hi, normally in any amplifiers or preamplifiers the RCA sockets used only for pre input and output. for speaker out always there will be binding post or speaker sockets, u can connect the pre amps RCA output to ur power amps input. there will be seperate connector for speaker connection in ur power amplifier . You didn't specified the make and model number of ur amplifier and pre. need any further help feel free to contact. ok
The Bose 802/901 family uses full-range speakers instead of traditional woofer/tweeter combinations, so they compensate for the response limitations at the extreme frequencies by using severe electronic modification of the program material. Hence, they are a system, functionally inseparable, but the results are outstanding. Consequently, they need a dedicated amplifier so they alone get the processing provided by their electronic component.
I don't have any data on your mixer/amp but if you can't insert the conroller logically between the mixer and its amps then you'll have to get separate dedicated amplification for the 802's, with the controller between the mixer and that amp.
These units are designed to only run the fan when necessary. If the unit is overheating, there is a problem in the detection circuit. This is a relatively inexpensive repair. If you are getting overheating when running at a low volume, it suggests that the speakers are not matched to the amp. In other words, the amp is expecting an 8 ohm load and is being presented a lower ohm load. This makes the amp work harder and generates more heat. Check the speaker wires and make sure that they are not frayed or crossing in any manner. Also, verify that the rating of the speakers is correct.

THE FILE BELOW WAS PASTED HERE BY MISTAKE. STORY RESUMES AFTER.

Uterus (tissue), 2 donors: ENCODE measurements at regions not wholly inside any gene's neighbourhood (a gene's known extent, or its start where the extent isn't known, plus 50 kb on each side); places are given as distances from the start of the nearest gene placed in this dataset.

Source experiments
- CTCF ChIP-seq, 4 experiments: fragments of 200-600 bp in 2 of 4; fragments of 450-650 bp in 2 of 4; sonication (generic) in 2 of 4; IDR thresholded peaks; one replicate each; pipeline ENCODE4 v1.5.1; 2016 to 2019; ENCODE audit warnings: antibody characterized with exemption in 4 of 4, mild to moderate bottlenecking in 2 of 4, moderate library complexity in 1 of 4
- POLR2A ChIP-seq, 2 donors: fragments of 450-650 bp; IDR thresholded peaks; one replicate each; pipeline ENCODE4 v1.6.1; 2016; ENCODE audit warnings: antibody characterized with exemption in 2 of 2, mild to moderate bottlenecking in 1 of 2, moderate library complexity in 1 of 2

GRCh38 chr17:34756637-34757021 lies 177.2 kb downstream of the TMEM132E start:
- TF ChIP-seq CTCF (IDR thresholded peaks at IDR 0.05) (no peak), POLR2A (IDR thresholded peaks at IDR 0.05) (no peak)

The Peavey A/B controls are output gain controls. Your mixers stereo output goes into the amps inputs, channels A & B. The Peavey is the output stage to your speaker system. If you you connect the outputs from a power amp to the inputs of a mixer you will blow the mixers input stage, amongst many other things and possibly damage the amplifier too. The bias (Bass, Mid, Treble controls) are on the mixer, not the amplifier. Unless you are using a mixer amp, which you are not. A PA system DOES NOT work in the same way as an intergrated hi fi amp.
Hi There, you need to eliminate all the connection and surplus items around the SUV-460 amplifier to determine if its the amp or not..
That is disconnect every thing then connect just the speakers and an input to the amp like a CD player or radio input. Then see if the amplifier plays OK thru the speakers on both channels and the balance control works fine....If it doesnt then the fault is inside the SUV-460 but if it all works fine than start reconnecting theemixer panel carefully and recheck all your cables and connections. Its a process of elimination to determine if its a "Box" fault or a cable fault...